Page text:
Victims group hits out at DUP/Tory deal on legacy amid fears of side deals
A VICTIMS group has hit out at how legacy matters are referred to in the Tory deal with the DUP amid growing concerns of "side deals" on Troubles issues.
The section on legacy matters praises the "courage and sacrifice of the police and armed forces" and says legacy bodies should "not unfairly focus" on them.
The deal, announced on Monday, was made with the DUP to support a minority Tory government following the Westminster election earlier this month.
It says that the British government will work with the Northern Ireland executive and all parties to implement the Stormont House Agreement to "provide better outcomes for victims and survivors".
The document says that Stormont House legacy bodies are to "operate in ways that are fair, balanced and proportionate and which do not unfairly focus on former members of the armed forces or police".
It adds: "Both parties reiterate their admiration for the courage and sacrifice of the police and armed forces in upholding democracy and the rule of law and will never forget the debt of gratitude we owe them."
Paul O'Connor, director of the Pat Finucane Centre, expressed concern about the wording of the statement.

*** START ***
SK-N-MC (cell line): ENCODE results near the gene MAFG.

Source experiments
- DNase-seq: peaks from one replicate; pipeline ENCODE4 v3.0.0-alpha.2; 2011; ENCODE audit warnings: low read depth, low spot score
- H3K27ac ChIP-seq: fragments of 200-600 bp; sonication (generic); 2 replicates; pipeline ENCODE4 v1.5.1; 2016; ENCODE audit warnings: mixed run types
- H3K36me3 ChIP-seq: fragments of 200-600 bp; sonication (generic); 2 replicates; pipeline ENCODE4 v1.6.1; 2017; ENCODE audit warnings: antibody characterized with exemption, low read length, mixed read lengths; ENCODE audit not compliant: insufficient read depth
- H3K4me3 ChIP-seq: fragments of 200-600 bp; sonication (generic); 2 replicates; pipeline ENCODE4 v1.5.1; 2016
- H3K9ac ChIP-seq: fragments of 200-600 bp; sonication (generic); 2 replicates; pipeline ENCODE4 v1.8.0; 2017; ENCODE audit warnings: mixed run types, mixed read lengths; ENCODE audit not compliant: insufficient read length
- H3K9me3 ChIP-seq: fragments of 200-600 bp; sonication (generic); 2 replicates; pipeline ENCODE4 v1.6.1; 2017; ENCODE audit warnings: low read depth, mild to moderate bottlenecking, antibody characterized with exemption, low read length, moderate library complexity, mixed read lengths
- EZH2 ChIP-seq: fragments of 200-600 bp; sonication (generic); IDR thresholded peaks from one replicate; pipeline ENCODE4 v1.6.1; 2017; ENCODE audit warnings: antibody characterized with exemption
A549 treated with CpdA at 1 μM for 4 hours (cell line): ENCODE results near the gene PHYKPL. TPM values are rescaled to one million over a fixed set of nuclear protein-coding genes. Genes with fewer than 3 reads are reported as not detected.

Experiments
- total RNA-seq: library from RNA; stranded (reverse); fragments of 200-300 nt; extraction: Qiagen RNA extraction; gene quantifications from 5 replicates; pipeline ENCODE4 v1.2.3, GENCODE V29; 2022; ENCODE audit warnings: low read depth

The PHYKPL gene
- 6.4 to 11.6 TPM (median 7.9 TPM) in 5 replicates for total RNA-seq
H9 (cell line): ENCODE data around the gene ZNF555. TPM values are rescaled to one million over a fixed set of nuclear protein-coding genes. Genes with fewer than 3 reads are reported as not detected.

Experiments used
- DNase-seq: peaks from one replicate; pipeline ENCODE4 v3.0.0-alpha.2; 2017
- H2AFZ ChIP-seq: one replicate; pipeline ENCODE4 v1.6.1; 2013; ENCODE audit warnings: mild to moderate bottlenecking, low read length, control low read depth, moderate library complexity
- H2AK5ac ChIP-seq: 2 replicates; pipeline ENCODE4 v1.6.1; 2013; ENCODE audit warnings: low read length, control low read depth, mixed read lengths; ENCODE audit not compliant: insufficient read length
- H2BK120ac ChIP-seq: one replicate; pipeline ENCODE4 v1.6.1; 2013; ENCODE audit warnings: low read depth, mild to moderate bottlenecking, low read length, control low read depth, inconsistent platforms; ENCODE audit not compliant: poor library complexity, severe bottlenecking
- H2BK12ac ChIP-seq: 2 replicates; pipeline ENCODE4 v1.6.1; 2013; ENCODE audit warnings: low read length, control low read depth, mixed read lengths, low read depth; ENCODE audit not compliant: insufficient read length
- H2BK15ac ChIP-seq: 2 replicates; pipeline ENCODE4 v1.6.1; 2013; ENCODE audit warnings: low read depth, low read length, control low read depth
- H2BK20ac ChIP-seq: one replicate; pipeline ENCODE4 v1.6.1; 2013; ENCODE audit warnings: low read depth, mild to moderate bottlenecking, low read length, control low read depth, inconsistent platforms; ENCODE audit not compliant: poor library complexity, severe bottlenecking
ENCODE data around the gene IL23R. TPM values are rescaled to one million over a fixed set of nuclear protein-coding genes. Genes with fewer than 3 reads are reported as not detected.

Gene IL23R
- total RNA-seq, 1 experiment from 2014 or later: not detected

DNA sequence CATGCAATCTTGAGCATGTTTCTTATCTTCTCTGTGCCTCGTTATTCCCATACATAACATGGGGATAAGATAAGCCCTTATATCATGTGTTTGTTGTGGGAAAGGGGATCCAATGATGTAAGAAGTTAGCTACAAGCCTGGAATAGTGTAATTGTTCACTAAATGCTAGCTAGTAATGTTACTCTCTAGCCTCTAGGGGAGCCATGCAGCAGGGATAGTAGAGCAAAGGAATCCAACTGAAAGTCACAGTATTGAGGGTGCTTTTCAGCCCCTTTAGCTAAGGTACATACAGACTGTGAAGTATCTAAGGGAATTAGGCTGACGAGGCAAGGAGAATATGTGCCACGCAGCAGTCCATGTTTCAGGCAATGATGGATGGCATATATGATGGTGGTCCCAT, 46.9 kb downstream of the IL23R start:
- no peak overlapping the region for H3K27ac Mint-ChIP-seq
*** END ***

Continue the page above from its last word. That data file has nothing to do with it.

"We have always believed that there should be an independent investigation process available to all families regardless of who was responsible for a death," he said.
"The statement that has been issued demonstrates that the British Government feels that they owe no debt whatsoever to the bereaved due to the actions of the British Army and RUC.
"This is no particular surprise."
Speaking earlier Sinn Féin MP Francie Molloy warned there could be "no side deals" on legacy.
He insisted his party remained "resolutely opposed" to any suggestion of immunity to British state forces.
At an event in London Mr Molloy said: "There can be no side deals on the legacy of the conflict.
"As a party, Sinn Féin remains committed to the legacy mechanisms agreed to at Stormont House and we are resolutely opposed to any suggestion of immunity to British state forces who tortured or murdered Irish citizens."